This past March 2011, Food Technology Magazine hosted a two day conference in Chicago. A range of topics and trends related to food and beverage product development and manufacturing was discussed during the event. The Institute of Food Technologists recognizes that consumers seem to want foods and beverages that address health needs and concerns, and they want products that meet on-the-go lifestyles and aging issues. So the conference aimed to address these unique topics as well as others. Clearly consumer life choices affect eating habits and food choices. Health issues and weight management also concern consumers and the conference aimed to discuss how future product development could help to address these issues.
One trend that was discussed was the discussion in Europe to impose a "fat tax" on certain foods. If you want to "eat fat," then the reality, according to European lawmakers, is that you should pay for that decision with an extra fee (tax) since these types of foods are being linked to worrisome health issues and weight issues. Another discussion focused on the possibility that the EFSA or European Food Safety Authority might tighten regulations of food health claims. Both of these considerations could greatly impact consumer shopping practices.
Another panel that included mother shoppers looked at how consumers evaluate foods and specifically how they define what they consider to be a highly processed food or beverage. For example, many shoppers assume all orange juice products are healthy and they tend to view them favorably, and yet many experts know that orange juice products occupy a wide range of classifications from healthy to equivalent to sugar water. Clearly everyone can benefit from less processed foods. But there does need to be a clear understanding of what a processed food is. Frankly, many experts feel that if a product has more than 5 ingredients or if you don't recognize half the ingredients, it's highly processed. Certainly if it has added sodium, sugars and fats, you know it will taste good and .......it's highly processed.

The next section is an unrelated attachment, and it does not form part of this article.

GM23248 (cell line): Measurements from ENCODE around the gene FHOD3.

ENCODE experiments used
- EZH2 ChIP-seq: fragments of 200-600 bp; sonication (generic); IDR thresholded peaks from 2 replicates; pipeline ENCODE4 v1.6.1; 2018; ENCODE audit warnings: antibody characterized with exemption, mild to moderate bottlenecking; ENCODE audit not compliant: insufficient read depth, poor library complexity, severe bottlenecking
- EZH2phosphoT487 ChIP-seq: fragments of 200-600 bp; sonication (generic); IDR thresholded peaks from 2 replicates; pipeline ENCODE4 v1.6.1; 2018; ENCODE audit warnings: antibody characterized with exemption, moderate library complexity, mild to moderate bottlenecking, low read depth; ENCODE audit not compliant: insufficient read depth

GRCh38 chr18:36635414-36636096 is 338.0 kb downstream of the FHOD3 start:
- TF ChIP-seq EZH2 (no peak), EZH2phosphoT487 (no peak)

Another trend that is booming is the gluten-free food section. Consumers now expect these foods to taste and have a similar texture to traditional wheat-based products. And recent studies confirming that consumers may need more vitamin D in their diet, or fiber, or omega-3 fatty acids has spurred manufacturers to add these nutrients to their current food formularies and to advertise it, front and center, on the packaging label. Heart-healthy and cholesterol-lowering are two other trends that manufacturers would like to include in their food fortification programs. Of course, reducing sodium and following the recently released new Dietary Guidelines will be at the forefront of the food and beverage manufacturing practices in 2011 and beyond. We all need to reduce sodium consumption and the new sodium guidelines are demanding that we radically reduce our daily intake of salt. With heart disease currently the #1 cause of death in the populace (men and women), we also need to reduce the amount of saturated fat and processed carbohydrates in our diets.
Certainly food manufacturers are looking at all these trends but lest we be consumer "fools," we do need to understand that food manufacturers need to sell products that taste good and feel good on our tongues and in our mouths so that they make a profit; and frankly, when one "bad" ingredient has been removed in the past, another bad one has taken its place. We lowered the fat content in foods over a decade ago and replaced it with white carbohydrates - which we now know increase risk of diabetes and heart disease. So consumers need to be savvy. They also need to realize that foods that can be eaten in their mostly natural, unadulterated state, namely, fruits, vegetables, whole grains, beans and legumes, and healthy fats like nuts and avocadoes are the healthiest among all food choices.
Published On: June 02, 2011